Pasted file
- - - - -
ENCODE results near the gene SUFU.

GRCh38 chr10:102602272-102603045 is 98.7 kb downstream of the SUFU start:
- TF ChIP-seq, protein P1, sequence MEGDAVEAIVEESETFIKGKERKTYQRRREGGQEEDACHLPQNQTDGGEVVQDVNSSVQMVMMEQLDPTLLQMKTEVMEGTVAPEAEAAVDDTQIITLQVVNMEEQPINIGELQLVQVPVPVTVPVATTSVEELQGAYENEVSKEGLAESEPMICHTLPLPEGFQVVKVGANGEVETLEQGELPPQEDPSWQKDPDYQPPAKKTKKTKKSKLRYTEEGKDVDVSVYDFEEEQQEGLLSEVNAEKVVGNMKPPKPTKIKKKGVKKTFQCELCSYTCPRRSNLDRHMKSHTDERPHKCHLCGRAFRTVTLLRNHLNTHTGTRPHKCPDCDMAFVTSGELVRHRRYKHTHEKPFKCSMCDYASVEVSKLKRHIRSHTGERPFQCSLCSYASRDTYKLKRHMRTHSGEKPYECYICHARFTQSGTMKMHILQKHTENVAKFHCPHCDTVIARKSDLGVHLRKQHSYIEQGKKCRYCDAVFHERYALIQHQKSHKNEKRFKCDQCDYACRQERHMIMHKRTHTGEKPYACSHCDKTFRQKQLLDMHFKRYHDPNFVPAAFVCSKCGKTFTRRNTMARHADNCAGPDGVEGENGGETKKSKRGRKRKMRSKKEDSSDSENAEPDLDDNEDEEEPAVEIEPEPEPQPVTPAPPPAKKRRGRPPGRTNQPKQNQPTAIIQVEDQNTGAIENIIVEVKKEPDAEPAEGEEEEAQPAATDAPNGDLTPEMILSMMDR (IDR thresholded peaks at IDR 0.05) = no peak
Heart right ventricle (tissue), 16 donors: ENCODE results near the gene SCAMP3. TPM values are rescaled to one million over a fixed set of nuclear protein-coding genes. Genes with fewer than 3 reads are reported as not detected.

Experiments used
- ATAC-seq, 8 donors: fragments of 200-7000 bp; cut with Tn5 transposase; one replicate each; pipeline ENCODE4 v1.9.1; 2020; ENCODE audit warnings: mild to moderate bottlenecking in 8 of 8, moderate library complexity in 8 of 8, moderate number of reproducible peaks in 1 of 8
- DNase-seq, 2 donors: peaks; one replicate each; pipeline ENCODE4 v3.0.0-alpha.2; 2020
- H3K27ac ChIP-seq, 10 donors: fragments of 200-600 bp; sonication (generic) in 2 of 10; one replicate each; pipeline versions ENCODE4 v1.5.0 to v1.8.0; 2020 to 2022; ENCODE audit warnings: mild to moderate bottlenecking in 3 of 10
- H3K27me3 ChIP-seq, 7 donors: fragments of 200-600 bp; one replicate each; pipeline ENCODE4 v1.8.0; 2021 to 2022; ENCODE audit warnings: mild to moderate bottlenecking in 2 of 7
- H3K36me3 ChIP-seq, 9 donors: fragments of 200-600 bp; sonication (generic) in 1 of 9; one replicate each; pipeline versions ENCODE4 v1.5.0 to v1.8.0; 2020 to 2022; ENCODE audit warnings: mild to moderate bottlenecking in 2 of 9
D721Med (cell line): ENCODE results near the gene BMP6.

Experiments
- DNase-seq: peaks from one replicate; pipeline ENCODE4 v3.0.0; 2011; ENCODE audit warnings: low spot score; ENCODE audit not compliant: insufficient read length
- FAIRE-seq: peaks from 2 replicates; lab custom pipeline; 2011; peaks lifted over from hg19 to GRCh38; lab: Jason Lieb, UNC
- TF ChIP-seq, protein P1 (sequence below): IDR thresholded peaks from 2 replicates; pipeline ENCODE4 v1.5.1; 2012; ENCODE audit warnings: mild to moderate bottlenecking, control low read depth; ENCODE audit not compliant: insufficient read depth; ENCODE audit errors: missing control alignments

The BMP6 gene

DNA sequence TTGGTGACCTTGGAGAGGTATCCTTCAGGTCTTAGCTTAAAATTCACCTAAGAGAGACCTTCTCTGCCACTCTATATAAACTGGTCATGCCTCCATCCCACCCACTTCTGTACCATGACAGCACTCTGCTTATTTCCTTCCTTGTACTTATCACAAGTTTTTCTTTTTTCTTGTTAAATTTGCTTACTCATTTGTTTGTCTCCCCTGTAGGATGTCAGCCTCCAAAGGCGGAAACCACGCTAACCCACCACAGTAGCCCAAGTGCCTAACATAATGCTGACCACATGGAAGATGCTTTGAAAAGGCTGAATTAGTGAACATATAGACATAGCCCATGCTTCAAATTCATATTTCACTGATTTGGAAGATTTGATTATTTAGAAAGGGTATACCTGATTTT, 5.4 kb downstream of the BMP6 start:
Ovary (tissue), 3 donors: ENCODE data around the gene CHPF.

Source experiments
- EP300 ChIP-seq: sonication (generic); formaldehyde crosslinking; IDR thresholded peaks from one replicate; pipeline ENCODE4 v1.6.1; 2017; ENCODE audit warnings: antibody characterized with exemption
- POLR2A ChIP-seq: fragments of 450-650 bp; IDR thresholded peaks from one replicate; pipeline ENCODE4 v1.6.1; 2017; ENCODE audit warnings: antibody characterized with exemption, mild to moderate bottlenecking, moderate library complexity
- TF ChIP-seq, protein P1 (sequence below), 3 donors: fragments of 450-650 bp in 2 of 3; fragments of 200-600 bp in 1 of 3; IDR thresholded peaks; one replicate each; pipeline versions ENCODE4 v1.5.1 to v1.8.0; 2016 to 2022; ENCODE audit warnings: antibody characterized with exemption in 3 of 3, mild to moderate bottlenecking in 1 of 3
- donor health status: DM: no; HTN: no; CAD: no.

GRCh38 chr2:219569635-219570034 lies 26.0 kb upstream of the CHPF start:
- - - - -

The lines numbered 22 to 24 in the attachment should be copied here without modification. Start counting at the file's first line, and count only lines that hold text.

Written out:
- TF ChIP-seq, protein P1 (sequence below), 3 donors: fragments of 450-650 bp in 2 of 3; fragments of 200-600 bp in 1 of 3; IDR thresholded peaks; one replicate each; pipeline versions ENCODE4 v1.5.1 to v1.8.0; 2016 to 2022; ENCODE audit warnings: antibody characterized with exemption in 3 of 3, mild to moderate bottlenecking in 1 of 3
- donor health status: DM: no; HTN: no; CAD: no.

GRCh38 chr2:219569635-219570034 lies 26.0 kb upstream of the CHPF start: